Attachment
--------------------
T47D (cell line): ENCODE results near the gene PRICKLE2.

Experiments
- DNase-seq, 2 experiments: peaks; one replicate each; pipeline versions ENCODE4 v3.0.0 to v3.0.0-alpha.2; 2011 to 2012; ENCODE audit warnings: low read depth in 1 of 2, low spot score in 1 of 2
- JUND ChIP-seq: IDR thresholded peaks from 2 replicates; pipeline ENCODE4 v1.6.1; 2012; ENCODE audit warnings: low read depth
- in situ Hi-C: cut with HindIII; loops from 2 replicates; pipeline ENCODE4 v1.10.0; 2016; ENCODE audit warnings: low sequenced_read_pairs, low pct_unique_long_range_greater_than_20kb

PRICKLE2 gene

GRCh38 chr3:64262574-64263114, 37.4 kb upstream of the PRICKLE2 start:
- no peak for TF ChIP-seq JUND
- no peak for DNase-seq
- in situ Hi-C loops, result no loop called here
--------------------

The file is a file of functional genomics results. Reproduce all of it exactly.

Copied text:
T47D (cell line): ENCODE results near the gene PRICKLE2.

Experiments
- DNase-seq, 2 experiments: peaks; one replicate each; pipeline versions ENCODE4 v3.0.0 to v3.0.0-alpha.2; 2011 to 2012; ENCODE audit warnings: low read depth in 1 of 2, low spot score in 1 of 2
- JUND ChIP-seq: IDR thresholded peaks from 2 replicates; pipeline ENCODE4 v1.6.1; 2012; ENCODE audit warnings: low read depth
- in situ Hi-C: cut with HindIII; loops from 2 replicates; pipeline ENCODE4 v1.10.0; 2016; ENCODE audit warnings: low sequenced_read_pairs, low pct_unique_long_range_greater_than_20kb

PRICKLE2 gene

GRCh38 chr3:64262574-64263114, 37.4 kb upstream of the PRICKLE2 start:
- no peak for TF ChIP-seq JUND
- no peak for DNase-seq
- in situ Hi-C loops, result no loop called here